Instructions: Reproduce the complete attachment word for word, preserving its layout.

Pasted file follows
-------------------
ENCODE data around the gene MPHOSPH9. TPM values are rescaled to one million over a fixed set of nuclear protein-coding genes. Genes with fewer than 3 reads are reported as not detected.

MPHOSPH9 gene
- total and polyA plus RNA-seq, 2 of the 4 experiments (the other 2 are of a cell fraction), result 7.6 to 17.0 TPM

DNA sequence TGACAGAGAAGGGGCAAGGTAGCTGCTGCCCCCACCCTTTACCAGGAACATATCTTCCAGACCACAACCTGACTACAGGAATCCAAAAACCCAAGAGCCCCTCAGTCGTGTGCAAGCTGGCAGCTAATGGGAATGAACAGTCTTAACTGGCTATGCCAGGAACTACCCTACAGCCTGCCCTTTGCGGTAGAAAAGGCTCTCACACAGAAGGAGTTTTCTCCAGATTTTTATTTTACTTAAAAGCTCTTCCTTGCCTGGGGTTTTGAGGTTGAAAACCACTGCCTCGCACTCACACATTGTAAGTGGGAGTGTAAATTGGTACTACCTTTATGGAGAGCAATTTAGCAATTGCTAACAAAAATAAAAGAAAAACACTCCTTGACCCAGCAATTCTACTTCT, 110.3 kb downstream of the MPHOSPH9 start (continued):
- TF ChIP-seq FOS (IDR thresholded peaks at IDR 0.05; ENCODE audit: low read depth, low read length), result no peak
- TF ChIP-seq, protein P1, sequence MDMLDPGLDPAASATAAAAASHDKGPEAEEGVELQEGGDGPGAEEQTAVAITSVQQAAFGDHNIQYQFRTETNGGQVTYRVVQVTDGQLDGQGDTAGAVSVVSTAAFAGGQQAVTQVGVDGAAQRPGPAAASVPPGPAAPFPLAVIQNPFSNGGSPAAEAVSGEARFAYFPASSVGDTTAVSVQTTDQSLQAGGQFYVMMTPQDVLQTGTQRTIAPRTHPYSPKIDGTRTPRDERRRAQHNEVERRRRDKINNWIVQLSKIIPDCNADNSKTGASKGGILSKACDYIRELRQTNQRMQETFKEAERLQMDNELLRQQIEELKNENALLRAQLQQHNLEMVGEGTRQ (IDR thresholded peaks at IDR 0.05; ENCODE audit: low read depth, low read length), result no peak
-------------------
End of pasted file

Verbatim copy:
ENCODE data around the gene MPHOSPH9. TPM values are rescaled to one million over a fixed set of nuclear protein-coding genes. Genes with fewer than 3 reads are reported as not detected.

MPHOSPH9 gene
- total and polyA plus RNA-seq, 2 of the 4 experiments (the other 2 are of a cell fraction), result 7.6 to 17.0 TPM

DNA sequence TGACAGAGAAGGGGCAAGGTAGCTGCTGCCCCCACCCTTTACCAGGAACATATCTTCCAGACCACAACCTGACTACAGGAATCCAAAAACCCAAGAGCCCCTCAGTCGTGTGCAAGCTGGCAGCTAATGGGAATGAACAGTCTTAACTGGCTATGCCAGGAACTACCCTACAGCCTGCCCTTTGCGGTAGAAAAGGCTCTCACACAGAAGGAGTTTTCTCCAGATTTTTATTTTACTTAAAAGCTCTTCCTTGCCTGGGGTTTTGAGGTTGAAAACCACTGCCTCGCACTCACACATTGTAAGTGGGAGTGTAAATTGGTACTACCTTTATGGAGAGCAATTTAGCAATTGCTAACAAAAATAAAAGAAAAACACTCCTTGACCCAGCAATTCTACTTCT, 110.3 kb downstream of the MPHOSPH9 start (continued):
- TF ChIP-seq FOS (IDR thresholded peaks at IDR 0.05; ENCODE audit: low read depth, low read length), result no peak
- TF ChIP-seq, protein P1, sequence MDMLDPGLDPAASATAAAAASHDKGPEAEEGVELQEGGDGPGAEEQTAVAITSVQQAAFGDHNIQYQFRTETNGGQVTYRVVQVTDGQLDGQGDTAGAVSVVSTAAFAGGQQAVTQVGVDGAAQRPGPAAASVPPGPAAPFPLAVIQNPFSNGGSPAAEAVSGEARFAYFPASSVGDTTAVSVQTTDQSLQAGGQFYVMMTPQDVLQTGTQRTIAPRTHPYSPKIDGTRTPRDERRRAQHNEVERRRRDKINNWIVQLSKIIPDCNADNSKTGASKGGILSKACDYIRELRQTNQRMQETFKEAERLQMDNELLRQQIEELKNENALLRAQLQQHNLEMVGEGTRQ (IDR thresholded peaks at IDR 0.05; ENCODE audit: low read depth, low read length), result no peak